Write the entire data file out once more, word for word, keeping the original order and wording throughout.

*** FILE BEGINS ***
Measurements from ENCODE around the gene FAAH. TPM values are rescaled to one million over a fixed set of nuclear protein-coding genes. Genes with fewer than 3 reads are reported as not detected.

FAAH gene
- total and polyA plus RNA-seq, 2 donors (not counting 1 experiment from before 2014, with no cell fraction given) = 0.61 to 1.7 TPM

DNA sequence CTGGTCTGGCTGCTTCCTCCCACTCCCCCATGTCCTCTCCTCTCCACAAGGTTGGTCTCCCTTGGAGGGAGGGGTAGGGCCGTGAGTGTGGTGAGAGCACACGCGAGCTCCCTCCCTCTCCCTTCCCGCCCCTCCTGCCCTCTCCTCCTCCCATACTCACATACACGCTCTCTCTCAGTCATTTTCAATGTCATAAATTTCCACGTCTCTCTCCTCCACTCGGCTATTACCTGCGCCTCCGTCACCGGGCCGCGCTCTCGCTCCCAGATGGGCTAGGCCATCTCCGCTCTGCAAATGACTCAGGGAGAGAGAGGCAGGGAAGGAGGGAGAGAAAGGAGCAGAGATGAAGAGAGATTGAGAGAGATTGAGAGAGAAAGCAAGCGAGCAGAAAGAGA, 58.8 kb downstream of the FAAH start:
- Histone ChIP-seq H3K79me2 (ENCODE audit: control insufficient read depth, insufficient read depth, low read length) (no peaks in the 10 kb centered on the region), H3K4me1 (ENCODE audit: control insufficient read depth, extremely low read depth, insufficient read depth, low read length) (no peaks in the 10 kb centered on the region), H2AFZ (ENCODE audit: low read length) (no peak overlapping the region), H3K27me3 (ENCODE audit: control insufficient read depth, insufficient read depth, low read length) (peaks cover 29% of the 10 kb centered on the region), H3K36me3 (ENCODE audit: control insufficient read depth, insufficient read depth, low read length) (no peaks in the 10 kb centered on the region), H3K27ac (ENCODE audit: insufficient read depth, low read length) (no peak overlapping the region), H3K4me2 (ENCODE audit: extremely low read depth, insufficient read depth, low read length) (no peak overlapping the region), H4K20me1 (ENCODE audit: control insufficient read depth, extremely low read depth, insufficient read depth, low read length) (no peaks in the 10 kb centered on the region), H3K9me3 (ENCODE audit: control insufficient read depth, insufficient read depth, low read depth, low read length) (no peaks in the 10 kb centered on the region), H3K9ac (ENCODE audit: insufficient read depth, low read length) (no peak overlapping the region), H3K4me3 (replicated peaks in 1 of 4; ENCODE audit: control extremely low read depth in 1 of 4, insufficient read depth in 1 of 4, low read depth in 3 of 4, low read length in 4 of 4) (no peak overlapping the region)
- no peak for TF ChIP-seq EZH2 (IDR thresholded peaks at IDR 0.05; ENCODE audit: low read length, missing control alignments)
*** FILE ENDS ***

Measurements from ENCODE around the gene FAAH. TPM values are rescaled to one million over a fixed set of nuclear protein-coding genes. Genes with fewer than 3 reads are reported as not detected.

FAAH gene
- total and polyA plus RNA-seq, 2 donors (not counting 1 experiment from before 2014, with no cell fraction given) = 0.61 to 1.7 TPM

DNA sequence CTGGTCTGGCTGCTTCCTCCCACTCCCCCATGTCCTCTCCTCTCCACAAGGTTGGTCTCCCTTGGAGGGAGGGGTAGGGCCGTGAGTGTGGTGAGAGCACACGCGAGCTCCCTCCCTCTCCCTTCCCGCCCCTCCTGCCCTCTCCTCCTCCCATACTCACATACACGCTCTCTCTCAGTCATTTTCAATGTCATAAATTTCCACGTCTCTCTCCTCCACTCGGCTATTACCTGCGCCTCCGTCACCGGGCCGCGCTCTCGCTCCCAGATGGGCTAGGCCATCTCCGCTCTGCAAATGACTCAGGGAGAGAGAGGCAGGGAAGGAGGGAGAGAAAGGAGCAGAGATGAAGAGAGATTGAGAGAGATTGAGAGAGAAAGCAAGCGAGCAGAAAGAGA, 58.8 kb downstream of the FAAH start:
- Histone ChIP-seq H3K79me2 (ENCODE audit: control insufficient read depth, insufficient read depth, low read length) (no peaks in the 10 kb centered on the region), H3K4me1 (ENCODE audit: control insufficient read depth, extremely low read depth, insufficient read depth, low read length) (no peaks in the 10 kb centered on the region), H2AFZ (ENCODE audit: low read length) (no peak overlapping the region), H3K27me3 (ENCODE audit: control insufficient read depth, insufficient read depth, low read length) (peaks cover 29% of the 10 kb centered on the region), H3K36me3 (ENCODE audit: control insufficient read depth, insufficient read depth, low read length) (no peaks in the 10 kb centered on the region), H3K27ac (ENCODE audit: insufficient read depth, low read length) (no peak overlapping the region), H3K4me2 (ENCODE audit: extremely low read depth, insufficient read depth, low read length) (no peak overlapping the region), H4K20me1 (ENCODE audit: control insufficient read depth, extremely low read depth, insufficient read depth, low read length) (no peaks in the 10 kb centered on the region), H3K9me3 (ENCODE audit: control insufficient read depth, insufficient read depth, low read depth, low read length) (no peaks in the 10 kb centered on the region), H3K9ac (ENCODE audit: insufficient read depth, low read length) (no peak overlapping the region), H3K4me3 (replicated peaks in 1 of 4; ENCODE audit: control extremely low read depth in 1 of 4, insufficient read depth in 1 of 4, low read depth in 3 of 4, low read length in 4 of 4) (no peak overlapping the region)
- no peak for TF ChIP-seq EZH2 (IDR thresholded peaks at IDR 0.05; ENCODE audit: low read length, missing control alignments)